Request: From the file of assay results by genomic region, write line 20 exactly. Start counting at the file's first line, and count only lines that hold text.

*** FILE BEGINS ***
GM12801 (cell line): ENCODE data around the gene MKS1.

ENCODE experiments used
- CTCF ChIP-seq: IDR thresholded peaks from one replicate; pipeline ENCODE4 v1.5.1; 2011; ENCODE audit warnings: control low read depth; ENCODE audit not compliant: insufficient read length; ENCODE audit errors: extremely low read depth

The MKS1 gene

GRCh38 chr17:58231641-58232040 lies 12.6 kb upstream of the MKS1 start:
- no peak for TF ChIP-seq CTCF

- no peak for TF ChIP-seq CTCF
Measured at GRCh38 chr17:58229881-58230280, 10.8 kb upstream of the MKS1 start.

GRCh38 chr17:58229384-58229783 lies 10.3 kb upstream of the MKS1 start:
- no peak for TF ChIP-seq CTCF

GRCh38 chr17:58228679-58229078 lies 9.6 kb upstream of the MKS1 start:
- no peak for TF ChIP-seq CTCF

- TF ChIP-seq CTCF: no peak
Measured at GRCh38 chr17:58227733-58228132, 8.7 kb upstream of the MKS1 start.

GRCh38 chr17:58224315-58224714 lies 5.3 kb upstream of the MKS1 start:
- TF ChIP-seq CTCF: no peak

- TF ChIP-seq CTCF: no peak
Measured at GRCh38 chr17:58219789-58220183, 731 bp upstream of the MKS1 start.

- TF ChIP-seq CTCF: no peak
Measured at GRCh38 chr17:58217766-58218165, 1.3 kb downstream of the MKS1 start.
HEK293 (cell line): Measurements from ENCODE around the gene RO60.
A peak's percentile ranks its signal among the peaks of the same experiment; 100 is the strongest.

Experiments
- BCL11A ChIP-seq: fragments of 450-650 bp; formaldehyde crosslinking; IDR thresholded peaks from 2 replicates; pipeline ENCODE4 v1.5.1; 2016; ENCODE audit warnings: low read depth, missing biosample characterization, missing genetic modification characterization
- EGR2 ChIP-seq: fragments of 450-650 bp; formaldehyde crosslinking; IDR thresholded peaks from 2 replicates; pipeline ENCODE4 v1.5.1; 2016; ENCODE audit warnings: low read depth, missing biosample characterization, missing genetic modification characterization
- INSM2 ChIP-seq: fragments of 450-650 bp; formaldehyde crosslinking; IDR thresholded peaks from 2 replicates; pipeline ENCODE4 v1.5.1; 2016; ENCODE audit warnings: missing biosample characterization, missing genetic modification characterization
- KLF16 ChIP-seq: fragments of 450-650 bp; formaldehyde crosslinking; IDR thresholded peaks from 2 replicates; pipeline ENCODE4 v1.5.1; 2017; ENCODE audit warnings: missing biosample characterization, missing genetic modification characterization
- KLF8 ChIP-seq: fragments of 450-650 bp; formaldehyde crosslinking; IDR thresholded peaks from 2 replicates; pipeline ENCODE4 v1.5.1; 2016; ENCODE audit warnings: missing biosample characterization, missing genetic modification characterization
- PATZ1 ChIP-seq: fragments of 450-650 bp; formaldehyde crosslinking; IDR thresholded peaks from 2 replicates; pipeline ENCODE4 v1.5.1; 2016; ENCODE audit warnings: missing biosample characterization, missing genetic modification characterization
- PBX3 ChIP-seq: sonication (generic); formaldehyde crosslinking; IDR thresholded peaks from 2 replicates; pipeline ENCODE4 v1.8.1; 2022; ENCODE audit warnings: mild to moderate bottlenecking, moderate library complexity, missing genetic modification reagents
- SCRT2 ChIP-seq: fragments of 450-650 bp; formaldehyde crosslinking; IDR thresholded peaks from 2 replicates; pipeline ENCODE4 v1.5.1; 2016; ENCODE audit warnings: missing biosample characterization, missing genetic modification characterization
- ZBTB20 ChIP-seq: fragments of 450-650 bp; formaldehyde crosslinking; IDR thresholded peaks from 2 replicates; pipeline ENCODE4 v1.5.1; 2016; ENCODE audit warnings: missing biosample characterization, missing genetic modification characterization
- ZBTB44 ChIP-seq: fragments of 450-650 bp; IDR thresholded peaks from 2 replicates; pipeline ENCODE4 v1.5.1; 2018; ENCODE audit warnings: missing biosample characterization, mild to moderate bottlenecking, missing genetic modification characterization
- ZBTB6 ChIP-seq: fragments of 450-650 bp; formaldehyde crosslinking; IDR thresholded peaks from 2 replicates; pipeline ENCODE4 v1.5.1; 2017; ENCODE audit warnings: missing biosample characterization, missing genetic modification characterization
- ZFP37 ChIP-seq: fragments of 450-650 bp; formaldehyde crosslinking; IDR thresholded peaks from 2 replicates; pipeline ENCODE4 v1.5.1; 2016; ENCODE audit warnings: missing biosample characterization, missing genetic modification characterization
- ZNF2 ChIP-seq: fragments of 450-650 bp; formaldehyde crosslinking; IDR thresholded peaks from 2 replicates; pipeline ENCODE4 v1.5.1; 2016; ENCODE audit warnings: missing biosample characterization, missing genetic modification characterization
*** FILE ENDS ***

Measured at GRCh38 chr17:58217766-58218165, 1.3 kb downstream of the MKS1 start.